Being Bill Murray
From Caddyshack to Lost in Translation, Midwestern-born Bill Murray has created some of Hollywood's most idiosyncratic characters.
From the Print Edition:
Bill Murray, Nov/Dec 2004
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"I was already working for a living, paying my own way—being a man. And one of the perks of being a man is smoking a cigar. It's one of the things you do; you get to live a little more expansively when you're paying your own way. Now, smoking a cigar might not be acceptable for an ordinary thirteen-year-old, but if you're paying your own way, you've earned it.
"I had serious romantic crushes on the Irish waitresses at the clubhouse restaurant. I could've walked up to this gorgeous red-haired Irish girl and begun a full-blown romance, because I really felt like I was a man. Now, she wasn't completely aware of my existence. But at that point, I felt like I was ready for the pleasures of a man.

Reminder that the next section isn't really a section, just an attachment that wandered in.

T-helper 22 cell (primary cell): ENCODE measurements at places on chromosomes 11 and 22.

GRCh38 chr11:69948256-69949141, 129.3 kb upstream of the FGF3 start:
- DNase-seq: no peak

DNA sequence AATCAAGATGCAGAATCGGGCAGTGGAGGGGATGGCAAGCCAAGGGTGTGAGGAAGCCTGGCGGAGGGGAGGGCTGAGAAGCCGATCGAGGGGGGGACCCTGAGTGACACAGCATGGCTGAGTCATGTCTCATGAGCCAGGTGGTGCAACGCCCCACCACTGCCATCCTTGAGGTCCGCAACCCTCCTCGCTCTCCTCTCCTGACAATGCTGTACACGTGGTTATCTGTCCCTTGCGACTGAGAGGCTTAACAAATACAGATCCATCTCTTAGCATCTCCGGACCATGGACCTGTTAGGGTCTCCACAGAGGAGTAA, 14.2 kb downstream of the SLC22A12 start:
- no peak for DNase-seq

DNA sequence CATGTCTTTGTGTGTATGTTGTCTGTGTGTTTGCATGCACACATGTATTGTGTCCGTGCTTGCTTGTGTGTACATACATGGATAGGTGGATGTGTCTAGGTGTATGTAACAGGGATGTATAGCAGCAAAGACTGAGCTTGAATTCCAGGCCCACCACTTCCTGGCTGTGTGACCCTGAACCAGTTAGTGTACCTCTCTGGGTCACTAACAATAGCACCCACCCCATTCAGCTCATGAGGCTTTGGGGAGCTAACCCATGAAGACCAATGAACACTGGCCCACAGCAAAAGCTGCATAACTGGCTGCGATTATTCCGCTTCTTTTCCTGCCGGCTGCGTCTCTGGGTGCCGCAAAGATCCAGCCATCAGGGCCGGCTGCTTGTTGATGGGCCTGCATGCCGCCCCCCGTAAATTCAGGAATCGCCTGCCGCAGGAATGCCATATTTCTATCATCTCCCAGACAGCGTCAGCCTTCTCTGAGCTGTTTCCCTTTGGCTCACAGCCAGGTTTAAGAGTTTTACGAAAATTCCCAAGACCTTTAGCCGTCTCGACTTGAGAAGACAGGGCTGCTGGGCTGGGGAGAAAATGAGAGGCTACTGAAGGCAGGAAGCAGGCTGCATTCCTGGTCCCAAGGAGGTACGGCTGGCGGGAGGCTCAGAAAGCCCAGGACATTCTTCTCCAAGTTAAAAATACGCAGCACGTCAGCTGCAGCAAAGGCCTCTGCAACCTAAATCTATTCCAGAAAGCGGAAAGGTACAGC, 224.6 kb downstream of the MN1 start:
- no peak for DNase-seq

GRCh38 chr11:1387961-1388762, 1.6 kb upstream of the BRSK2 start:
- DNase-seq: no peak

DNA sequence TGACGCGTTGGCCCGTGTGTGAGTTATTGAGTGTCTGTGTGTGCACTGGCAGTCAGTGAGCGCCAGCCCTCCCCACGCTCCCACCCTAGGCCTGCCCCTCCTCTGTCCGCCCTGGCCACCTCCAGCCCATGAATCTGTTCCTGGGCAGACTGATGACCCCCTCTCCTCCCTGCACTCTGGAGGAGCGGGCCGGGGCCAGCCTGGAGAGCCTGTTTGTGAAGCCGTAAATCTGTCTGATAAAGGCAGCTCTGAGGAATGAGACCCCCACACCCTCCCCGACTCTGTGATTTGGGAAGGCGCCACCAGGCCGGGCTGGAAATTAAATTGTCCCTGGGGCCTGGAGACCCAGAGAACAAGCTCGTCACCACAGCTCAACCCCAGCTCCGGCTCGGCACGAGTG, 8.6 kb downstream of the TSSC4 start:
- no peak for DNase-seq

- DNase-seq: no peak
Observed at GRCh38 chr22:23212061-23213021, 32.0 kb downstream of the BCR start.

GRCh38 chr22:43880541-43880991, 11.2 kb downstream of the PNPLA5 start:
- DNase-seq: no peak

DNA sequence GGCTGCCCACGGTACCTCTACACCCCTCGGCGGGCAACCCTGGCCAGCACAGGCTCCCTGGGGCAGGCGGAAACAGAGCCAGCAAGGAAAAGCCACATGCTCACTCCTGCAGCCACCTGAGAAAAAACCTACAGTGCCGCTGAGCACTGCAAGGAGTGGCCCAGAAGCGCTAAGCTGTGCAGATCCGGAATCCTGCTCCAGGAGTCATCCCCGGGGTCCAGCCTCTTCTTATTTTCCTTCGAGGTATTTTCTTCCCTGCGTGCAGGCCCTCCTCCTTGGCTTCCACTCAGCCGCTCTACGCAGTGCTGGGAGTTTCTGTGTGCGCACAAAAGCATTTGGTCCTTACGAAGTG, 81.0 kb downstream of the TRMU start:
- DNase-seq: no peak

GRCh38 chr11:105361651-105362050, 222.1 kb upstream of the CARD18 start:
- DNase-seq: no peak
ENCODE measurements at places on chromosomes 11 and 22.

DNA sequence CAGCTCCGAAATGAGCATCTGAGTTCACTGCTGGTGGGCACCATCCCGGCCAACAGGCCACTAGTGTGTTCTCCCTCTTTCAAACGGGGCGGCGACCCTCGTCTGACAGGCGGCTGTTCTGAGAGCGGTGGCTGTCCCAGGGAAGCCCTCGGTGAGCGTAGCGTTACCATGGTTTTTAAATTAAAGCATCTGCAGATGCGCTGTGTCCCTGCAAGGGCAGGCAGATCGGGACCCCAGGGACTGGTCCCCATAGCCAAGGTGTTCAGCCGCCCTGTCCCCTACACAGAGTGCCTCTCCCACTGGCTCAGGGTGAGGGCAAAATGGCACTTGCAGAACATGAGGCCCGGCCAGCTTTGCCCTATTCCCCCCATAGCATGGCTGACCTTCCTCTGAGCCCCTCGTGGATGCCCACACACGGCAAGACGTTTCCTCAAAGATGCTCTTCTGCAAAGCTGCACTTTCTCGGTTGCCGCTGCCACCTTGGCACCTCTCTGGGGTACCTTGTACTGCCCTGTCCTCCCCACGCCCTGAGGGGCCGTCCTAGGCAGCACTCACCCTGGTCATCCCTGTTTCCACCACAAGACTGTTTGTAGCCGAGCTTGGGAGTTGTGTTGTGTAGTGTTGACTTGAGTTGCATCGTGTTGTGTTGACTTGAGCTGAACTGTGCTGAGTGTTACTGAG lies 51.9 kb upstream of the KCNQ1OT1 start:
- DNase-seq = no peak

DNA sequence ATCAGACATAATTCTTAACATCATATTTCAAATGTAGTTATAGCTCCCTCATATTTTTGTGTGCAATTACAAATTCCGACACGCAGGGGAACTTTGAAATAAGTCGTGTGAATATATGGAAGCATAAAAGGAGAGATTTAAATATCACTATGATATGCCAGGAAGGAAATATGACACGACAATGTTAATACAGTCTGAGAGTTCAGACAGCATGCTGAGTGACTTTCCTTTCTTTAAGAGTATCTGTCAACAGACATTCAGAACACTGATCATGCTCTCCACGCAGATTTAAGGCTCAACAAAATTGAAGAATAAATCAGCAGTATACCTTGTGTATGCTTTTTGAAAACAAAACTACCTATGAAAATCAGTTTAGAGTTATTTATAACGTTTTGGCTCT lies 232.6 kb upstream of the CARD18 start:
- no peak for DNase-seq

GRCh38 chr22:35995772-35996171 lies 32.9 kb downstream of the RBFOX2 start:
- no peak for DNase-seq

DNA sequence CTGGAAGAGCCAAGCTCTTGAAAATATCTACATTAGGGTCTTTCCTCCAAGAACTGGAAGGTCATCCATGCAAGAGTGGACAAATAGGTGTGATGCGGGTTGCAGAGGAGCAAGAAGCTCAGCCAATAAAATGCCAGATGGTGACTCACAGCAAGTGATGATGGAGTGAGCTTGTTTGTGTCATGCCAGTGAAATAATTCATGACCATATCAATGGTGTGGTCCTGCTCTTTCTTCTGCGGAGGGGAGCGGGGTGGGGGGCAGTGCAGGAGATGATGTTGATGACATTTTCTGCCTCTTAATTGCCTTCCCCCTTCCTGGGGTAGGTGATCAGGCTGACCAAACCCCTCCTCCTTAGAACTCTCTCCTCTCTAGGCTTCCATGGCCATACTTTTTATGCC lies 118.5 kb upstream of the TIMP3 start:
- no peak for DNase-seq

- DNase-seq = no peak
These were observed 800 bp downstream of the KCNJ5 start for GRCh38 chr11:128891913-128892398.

"And you know what? Bringing cigars to the golf course is a part of that. Because people bring various levels of performance anxiety to the golf course and one of the things having smokes around says is that, this experience is gonna be a lotta things but not something so serious that you can't smoke a cigar. I love just sharing cigars. I don't have to smoke 'em so much to enjoy 'em. I've been giving the prop guy on the shoot some of my Cuban stash, and he just gets ecstatic. My favorite cigar is whichever one my friend is smoking, because I'll always say, 'I got some cigars. Which one would you like to smoke?' And he'll choose the one he'd like to smoke. And that's my thing — to me, it's something you do with someone. To me, it's not important that I smoke a cigar so long as someone does."
Elvis Mitchell is a former New York Times film critic and host of the popular culture public radio interview show "The Treatment."
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